The University of Connecticut’s men’s basketball program is under an NCAA mandated investigation for rules violations. The university has not officially announced the reason for the inquiry; however, internal sources have informed media outlets that the focus
regards to recruiting.
UConn President Susan Herbst confirmed the NCAA’s inquiry into the program and assured that the university will fully comply with the investigation.
“UConn is absolutely committed to a culture of compliance and intends to fully cooperate, as always, with the NCAA,” Herbst said in a statement. “We will do so in a thorough and transparent manner reflective of the model athletic and academic institution we continually strive to be.”
Similarly, head coach Kevin Ollie has not provided any information beyond the confirmation of the investigation and acknowledgment of the university’s compliance. Following a blowout loss to conference rival Temple University on Jan. 28, Ollie claimed that the program’s priority of athletic excellence, regardless of the underperforming season, has not been inhibited.
“With regard to the inquiry directed at our men’s basketball program, I want to express that we will cooperate fully with NCAA as this process moves forward as we are committed to promoting an atmosphere of compliance with NCAA regulations,” Ollie said in a statement. “As we head into the final weeks of the season, our total focus will be on helping our team improve and reach its highest potential. To that end, we have no further comment on this matter.”
This is not the first time the program has undergone investigation for its recruiting practices. Prior to Ollie’s tenure, the 2011 to 2012 season marked the start of a three-year probation for the program due to the discovery of text messages, phone calls and financial incentives that were exchanged between program representatives and recruits in a noncompliant manner. As a result, the NCAA placed sanctions on UConn, which included scholarship reductions, a booster dissociation and a three-conference game suspension of former head coach Jim Calhoun. Although the program has a history of improper recruiting practices, there appears to be no association between Calhoun’s case and the ongoing investigation.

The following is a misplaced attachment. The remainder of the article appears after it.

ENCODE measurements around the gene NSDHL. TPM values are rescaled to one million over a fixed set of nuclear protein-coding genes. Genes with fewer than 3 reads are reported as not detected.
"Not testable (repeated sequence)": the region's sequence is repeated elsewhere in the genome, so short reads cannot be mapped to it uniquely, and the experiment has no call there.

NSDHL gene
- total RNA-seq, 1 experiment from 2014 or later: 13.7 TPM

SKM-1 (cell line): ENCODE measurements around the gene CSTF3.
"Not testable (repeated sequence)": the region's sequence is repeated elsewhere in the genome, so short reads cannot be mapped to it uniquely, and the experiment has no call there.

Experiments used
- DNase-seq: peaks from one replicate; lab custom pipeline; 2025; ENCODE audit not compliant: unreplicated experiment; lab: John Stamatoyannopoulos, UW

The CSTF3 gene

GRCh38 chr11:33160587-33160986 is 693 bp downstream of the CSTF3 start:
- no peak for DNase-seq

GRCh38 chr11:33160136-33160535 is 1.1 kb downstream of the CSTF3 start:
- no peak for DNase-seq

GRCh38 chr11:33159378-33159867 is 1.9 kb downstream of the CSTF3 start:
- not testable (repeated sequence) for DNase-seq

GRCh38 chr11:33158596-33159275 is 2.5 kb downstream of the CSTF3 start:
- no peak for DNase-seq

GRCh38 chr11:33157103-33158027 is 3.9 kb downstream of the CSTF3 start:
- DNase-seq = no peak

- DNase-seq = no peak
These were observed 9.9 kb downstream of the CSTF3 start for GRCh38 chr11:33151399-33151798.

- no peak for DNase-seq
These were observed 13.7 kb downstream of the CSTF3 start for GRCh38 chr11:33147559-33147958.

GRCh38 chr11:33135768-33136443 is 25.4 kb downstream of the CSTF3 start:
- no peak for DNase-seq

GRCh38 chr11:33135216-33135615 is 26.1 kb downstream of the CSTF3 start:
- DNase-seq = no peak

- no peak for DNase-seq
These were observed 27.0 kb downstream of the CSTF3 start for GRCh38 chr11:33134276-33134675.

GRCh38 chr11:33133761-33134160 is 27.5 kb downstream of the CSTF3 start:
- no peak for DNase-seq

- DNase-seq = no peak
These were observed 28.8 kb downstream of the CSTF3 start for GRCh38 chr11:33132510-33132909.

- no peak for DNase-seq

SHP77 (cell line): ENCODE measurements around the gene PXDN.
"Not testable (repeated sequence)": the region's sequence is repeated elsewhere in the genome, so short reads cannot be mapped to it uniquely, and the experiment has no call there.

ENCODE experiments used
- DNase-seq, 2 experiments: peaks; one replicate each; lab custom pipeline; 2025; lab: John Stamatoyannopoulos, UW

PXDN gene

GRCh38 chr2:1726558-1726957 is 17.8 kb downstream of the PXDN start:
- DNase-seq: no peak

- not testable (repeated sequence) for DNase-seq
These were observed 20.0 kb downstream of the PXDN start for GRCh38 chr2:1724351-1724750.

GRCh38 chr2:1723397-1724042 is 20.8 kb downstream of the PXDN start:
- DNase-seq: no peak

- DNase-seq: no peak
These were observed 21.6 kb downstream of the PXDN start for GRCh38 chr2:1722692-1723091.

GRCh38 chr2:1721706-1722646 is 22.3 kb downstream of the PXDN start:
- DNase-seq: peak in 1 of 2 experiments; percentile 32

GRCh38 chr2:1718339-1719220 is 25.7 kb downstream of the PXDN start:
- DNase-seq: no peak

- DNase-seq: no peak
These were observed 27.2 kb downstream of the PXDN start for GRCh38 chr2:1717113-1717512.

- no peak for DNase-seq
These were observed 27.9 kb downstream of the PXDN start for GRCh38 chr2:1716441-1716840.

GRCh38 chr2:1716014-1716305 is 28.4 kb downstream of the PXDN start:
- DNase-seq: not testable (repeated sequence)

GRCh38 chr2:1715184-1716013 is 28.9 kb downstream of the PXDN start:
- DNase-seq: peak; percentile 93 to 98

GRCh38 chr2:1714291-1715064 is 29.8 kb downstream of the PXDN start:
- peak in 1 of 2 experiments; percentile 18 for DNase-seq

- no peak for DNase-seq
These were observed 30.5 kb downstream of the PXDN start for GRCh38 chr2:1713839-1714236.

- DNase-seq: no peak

In an effort to comply, the university has retained its contract with the Alabama-based law firm, Lightfoot, Franklin & White to serve as an external legal consultant for the investigation. The firm has a history of working with collegiate athletic programs, notably with top tier programs such as the University of Southern California, Texas A&M University and Ohio State University in NCAA cases related to similar compliance matters. This is not the first investigation that the law firm has represented UConn in, as the two parties worked together in the FBI’s fall 2017 investigation into the corrupt practices of numerous college basketball programs.
In respect to the subject of NCAA compliance, NYU Senior Associate Director of Athletics Janice Quinn confirmed that NYU complies with all policies set by the NCAA.
“As for NYU rules compliance, as a member of the NCAA, New York University complies with all aspects of that organization’s constitution and bylaws,” Quinn said. “These are set forth in the NCAA Manual and cover the entire scope of intercollegiate competition including, but not limited to: A. Principles for the conduct of intercollegiate athletics B. Ethical conduct C. Conduct and employment of athletics personnel D. Amateurism E. Recruiting guidelines and restrictions F. Eligibility: Academic and general G. Awards, benefits and expenses allowed for student-athletes H. Playing and practice season allowances and restrictions.”
As of now, nothing more can be said about the investigation beyond its inquiry into recruiting violations. NCAA bylaws require all universities to keep investigations confidential as part of their compliance. For the near future, UConn will finish the remainder of its uncharacteristically poor season with the investigation looming in the background. If finished before or shortly after season’s end, any sanctions placed on the program will most likely be implemented for the 2018 to 2019 season.
A version of this article appeared in the Monday, Feb. 5 print edition. Email Warner Radliff at [email protected]